Pete Wargent blogspot

Co-founder & CEO of AllenWargent property advisory & buyer's agents, offices in Brisbane (Riverside) & Sydney (Martin Place) - clients include hedge funds, resi funds, & private investors.

4 x finance/investment author - 'Get a Financial Grip: a simple plan for financial freedom’ (2012) rated Top 10 finance books by Money Magazine & Dymocks.

"Unfortunately so much commentary is self-serving or sensationalist. Pete Wargent shines through with his clear, sober & dispassionate analysis of the housing market, which is so valuable. Pete drills into the facts & unlocks the details that others gloss over in their rush to get a headline. On housing Pete is a must read, must follow - he is one of the better property analysts in Australia" - Stephen Koukoulas, MD of Market Economics, former Senior Economics Adviser to Prime Minister Gillard.

"Pete Wargent is one of Australia's brightest financial minds - a must-follow for articulate, accurate & in-depth analysis." - David Scutt, Business Insider, leading Australian market analyst.

"I've been investing for over 40 years & read nearly every investment book ever written yet I still learned new concepts in his books. Pete Wargent is one of Australia's finest young financial commentators." - Michael Yardney, Australia's leading property expert, Amazon #1 best-selling author.

"The most knowledgeable person on Aussie real estate markets - Pete's work is great, loads of good data and charts, the most comprehensive analyst I follow in Australia. If you follow Australia, follow Pete Wargent" - Jonathan Tepper, Variant Perception, Global Macroeconomic Research, and author of the New York Times bestsellers 'End Game' and 'Code Red'.

"Pete's daily analysis is unputdownable" - Dr. Chris Caton, Chief Economist, BT Financial.

Invest in Sydney/Brisbane property markets, or for media/public speaking requests, email pete@allenwargent.com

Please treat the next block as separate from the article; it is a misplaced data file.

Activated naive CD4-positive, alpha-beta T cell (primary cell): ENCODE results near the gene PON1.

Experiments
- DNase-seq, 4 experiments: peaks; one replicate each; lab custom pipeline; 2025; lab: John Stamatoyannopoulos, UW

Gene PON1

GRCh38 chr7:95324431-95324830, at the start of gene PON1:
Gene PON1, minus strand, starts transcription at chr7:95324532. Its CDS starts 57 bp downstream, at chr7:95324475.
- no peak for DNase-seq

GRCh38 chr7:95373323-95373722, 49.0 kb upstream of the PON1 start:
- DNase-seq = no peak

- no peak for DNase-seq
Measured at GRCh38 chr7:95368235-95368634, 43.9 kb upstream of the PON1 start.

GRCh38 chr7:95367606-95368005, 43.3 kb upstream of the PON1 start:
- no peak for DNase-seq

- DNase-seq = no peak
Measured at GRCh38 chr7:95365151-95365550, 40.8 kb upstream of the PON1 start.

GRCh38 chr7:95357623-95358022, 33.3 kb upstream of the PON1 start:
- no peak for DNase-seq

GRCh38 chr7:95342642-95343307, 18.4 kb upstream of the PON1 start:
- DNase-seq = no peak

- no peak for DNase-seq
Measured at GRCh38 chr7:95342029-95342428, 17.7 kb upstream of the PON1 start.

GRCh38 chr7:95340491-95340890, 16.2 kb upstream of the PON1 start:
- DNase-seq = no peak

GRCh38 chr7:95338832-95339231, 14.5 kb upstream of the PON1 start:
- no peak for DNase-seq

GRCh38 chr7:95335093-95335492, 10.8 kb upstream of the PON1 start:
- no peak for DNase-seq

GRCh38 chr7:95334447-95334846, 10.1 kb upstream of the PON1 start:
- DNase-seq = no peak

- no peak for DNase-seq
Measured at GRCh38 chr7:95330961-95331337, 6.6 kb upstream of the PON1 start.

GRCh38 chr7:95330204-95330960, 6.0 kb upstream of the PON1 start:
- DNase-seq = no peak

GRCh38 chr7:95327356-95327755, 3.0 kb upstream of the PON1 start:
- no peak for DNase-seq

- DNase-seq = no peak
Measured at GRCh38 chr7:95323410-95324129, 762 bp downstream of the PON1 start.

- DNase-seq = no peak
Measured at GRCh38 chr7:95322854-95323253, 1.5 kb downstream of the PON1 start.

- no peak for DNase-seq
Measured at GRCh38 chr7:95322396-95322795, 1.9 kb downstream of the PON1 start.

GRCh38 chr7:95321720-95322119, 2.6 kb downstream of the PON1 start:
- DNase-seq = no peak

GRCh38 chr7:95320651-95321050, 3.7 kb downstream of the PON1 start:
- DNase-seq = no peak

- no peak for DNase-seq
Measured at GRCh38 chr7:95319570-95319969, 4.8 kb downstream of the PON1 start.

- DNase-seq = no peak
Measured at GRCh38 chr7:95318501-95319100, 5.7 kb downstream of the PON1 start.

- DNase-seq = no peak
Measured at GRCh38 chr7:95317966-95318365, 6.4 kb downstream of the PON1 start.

Saturday, 29 April 2017

Non-banks come to the party

Investor loans rise

The Reserve Bank of Australia (RBA) released its Financial Aggregates for the month of March 2017, which showed year-on-year growth in investor credit rising to 7.1 per cent, with total housing credit moving a notch higher at 6.5 per cent.


With average credit card balances well down in recent years as I analysed in more detail here, other personal credit continues to shrink. 

Business credit growth also moderated to 3.4 per cent over the year to March, leading to total annual credit growth of 5 per cent. 


Fibonacci ratio!

The Reserve Bank of Australia (RBA) figures therefore showed that investor loans were still accelerating in March, with total housing credit rising to $1.66 trillion. 


As housing credit outpaces business and personal lending the total share of outstanding private sector accounted for by housing has increased to a record high of 61.8 per cent. 


Alas, I don't believe that the magical 61.8 per cent figure is the trigger for a Fibonacci retracement - not least because the lines between 'housing' credit and redrawn equity that is used for the purposes of small business became blurred long ago.

The rise of non-banks

APRA also released is Monthly Banking Statistics for the month of March, which also showed an increase in housing investment loans, but with credit increasing at a somewhat slower pace than reported by the RBA.

This all but confirms that some of the higher risk business has been flowing to institutions not governed by APRA, or non-bank lenders such as Liberty Financial and Pepper Group, both of which have recorded strong loan growth lately.

Indeed, we've seen plenty of evidence of this first hand in the market in recent times. 

Whether they admit it publicly or not, valuers tend to treat transactions financed through some of the non-banks with added caution, often reflected in lower or more conservative valuations.